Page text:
And it’s an excellent example of the current state of Apple.

Also note: The iPad Pros announced do not get the landscape camera, because they’re just getting a spec bump. Fair enough, you might say, but people are inevitably going to wonder why the low end model now has a superior camera to the high end, and rightly so. Apple wasn’t forced to spec bump and release the updated iPad Pros at the same time–but they chose to.

This is also an excellent example of the current state of Apple.

(I didn’t even mention the absurd $120 increase in price for the base iPad, which Apple acknowledges by keeping the old $329 model in the line-up. We’re at a point now where it makes more sense to buy older Apple stuff than the latest, because the latest is overpriced, even by Apple’s lofty standards.)

Oh, Apple. Why are you always such an easy, juicy target?

Last minute Apple “Far Out” event predictions (updated)

UPDATED: I have updated my amazing predictions, post-event.

Actually, I don’t have any. But I am amused at how pretty much everything gets leaked ahead of time and yet Apple still clings tenaciously to its super-high levels of secrecy, as if they are unaware of the entire rest of the world existing around them (Steve Jobs snarkily acknowledged this in his keynotes, at least).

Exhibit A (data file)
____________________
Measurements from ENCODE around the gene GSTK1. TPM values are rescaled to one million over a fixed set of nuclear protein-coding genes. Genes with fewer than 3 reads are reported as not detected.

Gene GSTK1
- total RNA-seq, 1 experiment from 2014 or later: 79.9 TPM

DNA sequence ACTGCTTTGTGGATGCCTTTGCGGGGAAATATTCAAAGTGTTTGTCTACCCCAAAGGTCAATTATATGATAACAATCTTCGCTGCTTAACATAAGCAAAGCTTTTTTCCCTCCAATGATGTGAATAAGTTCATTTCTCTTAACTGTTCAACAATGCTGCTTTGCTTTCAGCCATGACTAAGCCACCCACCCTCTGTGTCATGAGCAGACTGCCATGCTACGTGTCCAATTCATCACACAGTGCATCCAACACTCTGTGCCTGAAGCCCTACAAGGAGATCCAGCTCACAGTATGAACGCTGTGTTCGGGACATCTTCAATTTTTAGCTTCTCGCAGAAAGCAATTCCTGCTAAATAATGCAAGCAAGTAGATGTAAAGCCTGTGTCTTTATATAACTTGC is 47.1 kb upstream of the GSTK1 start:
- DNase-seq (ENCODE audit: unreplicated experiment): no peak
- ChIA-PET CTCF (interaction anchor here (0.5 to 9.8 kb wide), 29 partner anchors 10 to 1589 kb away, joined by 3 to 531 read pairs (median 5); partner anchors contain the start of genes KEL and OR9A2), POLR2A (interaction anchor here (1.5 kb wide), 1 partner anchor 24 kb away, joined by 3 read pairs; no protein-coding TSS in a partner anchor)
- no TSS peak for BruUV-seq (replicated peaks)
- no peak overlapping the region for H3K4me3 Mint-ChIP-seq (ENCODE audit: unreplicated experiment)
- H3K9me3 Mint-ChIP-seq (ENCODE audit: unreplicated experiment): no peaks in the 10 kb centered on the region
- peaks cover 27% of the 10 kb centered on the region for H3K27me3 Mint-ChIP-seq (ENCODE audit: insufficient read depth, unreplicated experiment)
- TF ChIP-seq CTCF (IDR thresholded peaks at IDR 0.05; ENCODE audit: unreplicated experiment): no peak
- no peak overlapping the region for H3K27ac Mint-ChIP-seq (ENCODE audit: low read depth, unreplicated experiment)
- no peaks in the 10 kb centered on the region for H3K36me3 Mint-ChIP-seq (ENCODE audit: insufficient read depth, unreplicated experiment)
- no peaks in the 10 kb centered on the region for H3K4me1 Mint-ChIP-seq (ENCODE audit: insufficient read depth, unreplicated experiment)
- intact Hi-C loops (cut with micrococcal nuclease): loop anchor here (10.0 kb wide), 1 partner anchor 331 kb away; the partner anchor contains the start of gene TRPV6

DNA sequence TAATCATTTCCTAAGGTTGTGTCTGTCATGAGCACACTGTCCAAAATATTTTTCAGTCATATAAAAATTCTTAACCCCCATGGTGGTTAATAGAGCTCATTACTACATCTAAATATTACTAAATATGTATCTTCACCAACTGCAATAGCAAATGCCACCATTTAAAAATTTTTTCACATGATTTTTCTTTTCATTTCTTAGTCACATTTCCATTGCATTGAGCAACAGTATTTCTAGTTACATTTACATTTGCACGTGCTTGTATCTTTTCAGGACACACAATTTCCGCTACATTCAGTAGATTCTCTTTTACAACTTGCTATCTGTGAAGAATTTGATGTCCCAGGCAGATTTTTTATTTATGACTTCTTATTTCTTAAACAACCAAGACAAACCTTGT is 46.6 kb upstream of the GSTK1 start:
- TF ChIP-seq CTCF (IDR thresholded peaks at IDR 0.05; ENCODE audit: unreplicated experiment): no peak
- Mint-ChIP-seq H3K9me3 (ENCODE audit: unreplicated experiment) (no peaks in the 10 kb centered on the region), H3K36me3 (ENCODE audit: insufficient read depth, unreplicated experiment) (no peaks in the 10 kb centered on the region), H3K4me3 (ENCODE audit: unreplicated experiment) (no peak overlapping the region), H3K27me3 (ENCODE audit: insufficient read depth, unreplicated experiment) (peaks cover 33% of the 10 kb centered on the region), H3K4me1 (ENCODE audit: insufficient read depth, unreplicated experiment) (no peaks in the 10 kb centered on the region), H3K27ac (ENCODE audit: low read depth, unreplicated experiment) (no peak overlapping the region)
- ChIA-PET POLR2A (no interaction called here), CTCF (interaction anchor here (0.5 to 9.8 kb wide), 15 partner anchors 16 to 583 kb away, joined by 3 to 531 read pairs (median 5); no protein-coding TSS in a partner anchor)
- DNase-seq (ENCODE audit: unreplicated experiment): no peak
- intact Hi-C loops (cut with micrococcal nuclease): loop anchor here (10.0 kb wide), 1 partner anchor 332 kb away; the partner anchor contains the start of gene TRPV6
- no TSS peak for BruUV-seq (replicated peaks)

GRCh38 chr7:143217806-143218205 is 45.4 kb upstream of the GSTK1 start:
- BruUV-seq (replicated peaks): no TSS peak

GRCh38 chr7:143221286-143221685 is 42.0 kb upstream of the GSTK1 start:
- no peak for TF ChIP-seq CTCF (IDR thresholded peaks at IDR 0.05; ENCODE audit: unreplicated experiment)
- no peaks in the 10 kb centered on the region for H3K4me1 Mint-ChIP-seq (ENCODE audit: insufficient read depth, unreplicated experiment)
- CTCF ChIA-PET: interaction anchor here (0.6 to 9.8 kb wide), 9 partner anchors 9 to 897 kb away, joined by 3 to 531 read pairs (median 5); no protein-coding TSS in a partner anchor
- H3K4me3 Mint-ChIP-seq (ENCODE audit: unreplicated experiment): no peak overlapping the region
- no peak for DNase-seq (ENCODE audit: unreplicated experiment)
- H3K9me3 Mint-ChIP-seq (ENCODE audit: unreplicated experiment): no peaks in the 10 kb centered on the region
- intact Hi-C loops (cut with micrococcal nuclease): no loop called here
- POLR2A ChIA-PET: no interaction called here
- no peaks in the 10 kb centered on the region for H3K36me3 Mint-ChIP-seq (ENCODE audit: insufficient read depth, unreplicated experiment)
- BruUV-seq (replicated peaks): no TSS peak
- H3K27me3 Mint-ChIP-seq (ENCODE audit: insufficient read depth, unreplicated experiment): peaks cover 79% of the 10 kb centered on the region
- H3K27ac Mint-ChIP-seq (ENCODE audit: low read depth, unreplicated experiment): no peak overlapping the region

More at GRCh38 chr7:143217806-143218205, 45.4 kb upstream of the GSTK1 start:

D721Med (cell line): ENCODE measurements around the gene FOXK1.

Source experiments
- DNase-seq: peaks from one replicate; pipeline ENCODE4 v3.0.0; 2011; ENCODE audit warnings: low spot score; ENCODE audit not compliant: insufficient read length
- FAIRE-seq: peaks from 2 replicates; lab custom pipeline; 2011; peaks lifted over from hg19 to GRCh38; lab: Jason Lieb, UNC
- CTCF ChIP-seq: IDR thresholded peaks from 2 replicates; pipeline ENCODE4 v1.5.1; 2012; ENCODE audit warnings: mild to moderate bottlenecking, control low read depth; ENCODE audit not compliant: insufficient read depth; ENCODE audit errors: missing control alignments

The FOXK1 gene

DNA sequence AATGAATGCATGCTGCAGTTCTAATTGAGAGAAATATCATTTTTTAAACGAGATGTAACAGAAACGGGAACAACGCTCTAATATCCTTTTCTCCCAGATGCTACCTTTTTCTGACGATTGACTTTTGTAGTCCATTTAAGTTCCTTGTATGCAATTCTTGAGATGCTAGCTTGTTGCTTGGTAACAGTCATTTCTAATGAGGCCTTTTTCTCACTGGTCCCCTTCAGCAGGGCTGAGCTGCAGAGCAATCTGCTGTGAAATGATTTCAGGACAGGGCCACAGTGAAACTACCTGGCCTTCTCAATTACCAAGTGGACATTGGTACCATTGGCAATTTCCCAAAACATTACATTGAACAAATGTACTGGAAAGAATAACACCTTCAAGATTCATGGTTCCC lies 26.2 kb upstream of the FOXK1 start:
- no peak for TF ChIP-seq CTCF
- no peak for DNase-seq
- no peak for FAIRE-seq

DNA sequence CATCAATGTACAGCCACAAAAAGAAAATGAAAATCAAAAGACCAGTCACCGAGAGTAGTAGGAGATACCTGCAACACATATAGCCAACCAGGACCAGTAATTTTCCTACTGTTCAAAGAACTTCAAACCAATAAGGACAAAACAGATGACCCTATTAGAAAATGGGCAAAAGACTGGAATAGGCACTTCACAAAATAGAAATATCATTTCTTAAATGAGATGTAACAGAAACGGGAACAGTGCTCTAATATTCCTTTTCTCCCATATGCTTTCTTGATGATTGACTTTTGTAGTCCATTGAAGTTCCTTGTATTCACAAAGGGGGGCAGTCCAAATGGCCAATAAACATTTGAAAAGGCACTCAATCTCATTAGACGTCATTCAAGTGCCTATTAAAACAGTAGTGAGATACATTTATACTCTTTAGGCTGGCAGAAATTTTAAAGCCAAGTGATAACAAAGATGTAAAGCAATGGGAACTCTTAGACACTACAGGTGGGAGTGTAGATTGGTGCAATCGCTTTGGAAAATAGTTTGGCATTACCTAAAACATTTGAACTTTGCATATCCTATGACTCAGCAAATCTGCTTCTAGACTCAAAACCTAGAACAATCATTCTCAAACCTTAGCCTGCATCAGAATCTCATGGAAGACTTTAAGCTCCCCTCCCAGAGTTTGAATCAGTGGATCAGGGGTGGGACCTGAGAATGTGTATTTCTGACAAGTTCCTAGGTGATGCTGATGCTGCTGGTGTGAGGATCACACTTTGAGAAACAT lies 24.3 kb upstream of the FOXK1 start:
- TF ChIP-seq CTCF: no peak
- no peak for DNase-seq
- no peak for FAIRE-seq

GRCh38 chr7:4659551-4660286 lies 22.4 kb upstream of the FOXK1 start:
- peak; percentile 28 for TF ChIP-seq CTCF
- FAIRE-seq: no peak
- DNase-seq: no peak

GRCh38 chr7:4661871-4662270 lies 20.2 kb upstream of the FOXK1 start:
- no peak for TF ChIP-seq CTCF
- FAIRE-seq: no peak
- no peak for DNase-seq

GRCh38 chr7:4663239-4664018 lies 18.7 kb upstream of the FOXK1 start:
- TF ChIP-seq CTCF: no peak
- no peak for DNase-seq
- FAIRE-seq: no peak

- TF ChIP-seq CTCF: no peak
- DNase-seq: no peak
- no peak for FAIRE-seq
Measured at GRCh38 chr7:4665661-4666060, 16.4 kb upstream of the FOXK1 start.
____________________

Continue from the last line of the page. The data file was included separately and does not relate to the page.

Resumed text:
Apple is big, conservative, and evil, but in a banal sort of way. They are also becoming victims of their own hubris, thinking their Apple Poo™ smells better than other poo. It does not, it just costs more.

Okay, here are some predictions:

  • New iPhone models
  • New Watch models
  • Updated AirPods Pro, with updated (higher) price
  • Previews of Apple TV+ shows that no one will care about (even if they end up watching some of the shows)
  • Tim Cook will tap dance in the opening segment. Okay, he’ll actually just recite corporate boilerplate in that supremely bland way of his, but I would buy a new iPhone if he tap danced instead. UPDATE: No tap dancing, but he did kind of shimmy in place a bit, with lots of hand gestures, which could be interpreted as “white guy dancing”.

WWDC 2022 quick ‘n medium-warm takes

I watched the livestream of the WWDC keynote this morning, which was once again an entirely prerecorded presentation. Hooray for multi-year pandemics.

The best part, by far, was the way they really leaned into providing meme-worthy moments with Craig Federgerhi.

At this point, Tim Cook could be replaced by a Tim Cook animatronic figure. He says the exact same stuff every time, the epitome of boring corporate boilerplate. You’re gonna love it (when he stops droning on).

And now the medium-warm takes:

Not surprising: